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February 2024

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Photo by E. Wilde Locals attend the Green Energy Public Meeting at the Questa V.F.W.

Renewable Green Energy Facility Proposed in Questa


On August 17, two representatives from the National Renewable Energy Laboratory (NREL) gave a presentation in the local Veterans of Foreign Wars (VFW) headquarters about the possibility of making Questa the home for green hydrogen production. About two years in the making, this green hydrogen project is the result of a collaboration between the United States Department of Energy through their Local Energy Action Program (LEAP), the Kit Carson Electric Cooperative (KCEC), Chevron, and the Questa Economic Development Fund (QEDF).


The purpose of the project is to generate clean and reliable electricity to the KCEC during times of day when solar power is less viable. The KCEC members are already operating with total solar electricity generation during the day and it is looking to expand its capacity for clean electricity in support of carbon reduction goals. The project would also create jobs in Questa, expand the Village of Questa’s tax base, and utilize existing assets from Chevron’s shuttered molybdenum mine to help build a new green energy economy for the United States.


Village of Questa Mayor John Ortega, NREL Researcher Chrissy Scarpitti, and NREL Infrastructure Analyst Kevin Topolski led the presentation which is available at the following web address: https://www.nrel.gov/docs/fy23osti/86665.pdf. A recording of the presentation is available on the Questa del Rio News Facebook page.


“Green Hydrogen” is shorthand for a source of electricity produced from hydrogen, the most abundant element in the universe. Electricity can be produced by manipulating hydrogen with different fuel sources ­– coal, natural gas, and electrolysis – with each fuel source given a color-coded name for ease of identification. The use of coal creates “black hydrogen,” the use of natural gas creates “grey hydrogen” and “blue hydrogen,” and the use of electrolysis creates “green hydrogen.” Electrolysis is the process of using solar energy to split a water molecule into its corresponding hydrogen and oxygen components.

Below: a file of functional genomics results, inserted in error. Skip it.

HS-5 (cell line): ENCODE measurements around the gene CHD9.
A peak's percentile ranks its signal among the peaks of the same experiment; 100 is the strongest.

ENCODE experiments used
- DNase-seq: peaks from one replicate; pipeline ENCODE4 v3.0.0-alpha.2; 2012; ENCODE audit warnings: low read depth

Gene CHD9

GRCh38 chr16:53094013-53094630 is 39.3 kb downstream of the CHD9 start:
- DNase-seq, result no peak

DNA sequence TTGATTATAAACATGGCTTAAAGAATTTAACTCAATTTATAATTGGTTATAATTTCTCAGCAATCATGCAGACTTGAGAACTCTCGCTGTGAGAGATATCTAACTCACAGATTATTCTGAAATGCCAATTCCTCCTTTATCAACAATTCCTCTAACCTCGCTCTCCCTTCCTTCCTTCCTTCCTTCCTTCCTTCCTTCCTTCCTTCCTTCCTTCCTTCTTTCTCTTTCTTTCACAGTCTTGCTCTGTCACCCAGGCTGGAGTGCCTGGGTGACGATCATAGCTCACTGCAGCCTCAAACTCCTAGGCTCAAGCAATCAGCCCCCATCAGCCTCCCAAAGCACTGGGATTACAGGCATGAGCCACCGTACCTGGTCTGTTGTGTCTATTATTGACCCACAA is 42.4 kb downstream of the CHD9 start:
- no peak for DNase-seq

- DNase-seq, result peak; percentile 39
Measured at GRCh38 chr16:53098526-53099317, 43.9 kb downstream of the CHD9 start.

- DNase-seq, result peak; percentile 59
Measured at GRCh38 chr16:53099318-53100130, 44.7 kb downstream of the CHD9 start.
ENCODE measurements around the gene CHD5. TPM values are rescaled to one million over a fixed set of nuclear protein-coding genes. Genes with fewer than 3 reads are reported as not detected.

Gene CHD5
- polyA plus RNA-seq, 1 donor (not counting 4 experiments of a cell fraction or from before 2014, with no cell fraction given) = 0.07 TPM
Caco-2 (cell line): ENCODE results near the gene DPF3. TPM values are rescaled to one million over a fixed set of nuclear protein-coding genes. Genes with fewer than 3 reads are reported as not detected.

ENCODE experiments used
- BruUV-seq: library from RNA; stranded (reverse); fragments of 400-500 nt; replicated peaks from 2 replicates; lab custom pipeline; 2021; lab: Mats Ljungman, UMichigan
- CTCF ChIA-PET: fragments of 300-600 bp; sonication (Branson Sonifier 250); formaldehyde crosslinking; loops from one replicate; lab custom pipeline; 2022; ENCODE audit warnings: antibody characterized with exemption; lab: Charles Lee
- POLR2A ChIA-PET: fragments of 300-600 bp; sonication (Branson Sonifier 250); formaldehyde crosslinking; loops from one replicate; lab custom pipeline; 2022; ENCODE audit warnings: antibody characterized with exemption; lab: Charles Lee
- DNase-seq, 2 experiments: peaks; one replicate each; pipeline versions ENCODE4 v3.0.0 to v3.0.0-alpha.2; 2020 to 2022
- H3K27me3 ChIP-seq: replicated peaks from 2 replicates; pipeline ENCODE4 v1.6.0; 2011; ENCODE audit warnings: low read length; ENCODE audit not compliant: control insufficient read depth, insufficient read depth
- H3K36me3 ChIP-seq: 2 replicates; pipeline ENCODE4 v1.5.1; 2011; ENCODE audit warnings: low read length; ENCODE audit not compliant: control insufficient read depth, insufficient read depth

Electricity in the United States is generated primarily with natural gas and coal, by steam boilers and combustion turbines. Green Hydrogen can be a clean alternative to both of those fossil fuel sources.


The most pressing concern regarding this new energy plant is how much water would be used in the production of green hydrogen. According to KCEC, green hydrogen production uses 148 gallons of water to produce 1 megawatt hour (MWh) of electricity. In comparison to other fuel sources, geothermal uses 505 gallons of water for 1 MWh, nuclear uses 672 gallons for 1 MWh, natural gas uses 826 gallons for 1 MWh, coal uses 921 gallons for 1 MWh, concentrated solar thermal uses 1,000 gallons of 1 MWh, and hydropower uses 4,491 gallons for 1 MWh. Green hydrogen looks to be among the least water-intensive energy source.


If this green hydrogen facility comes to Questa, Mayor Ortega says that the Village of Questa’s water supply would not be utilized for the facility. The facility would use its own sources as well as solar power for its operations. The goal of this facility is to help bring KCEC to total renewable energy production, both day and night. The project is in the preliminary stage.

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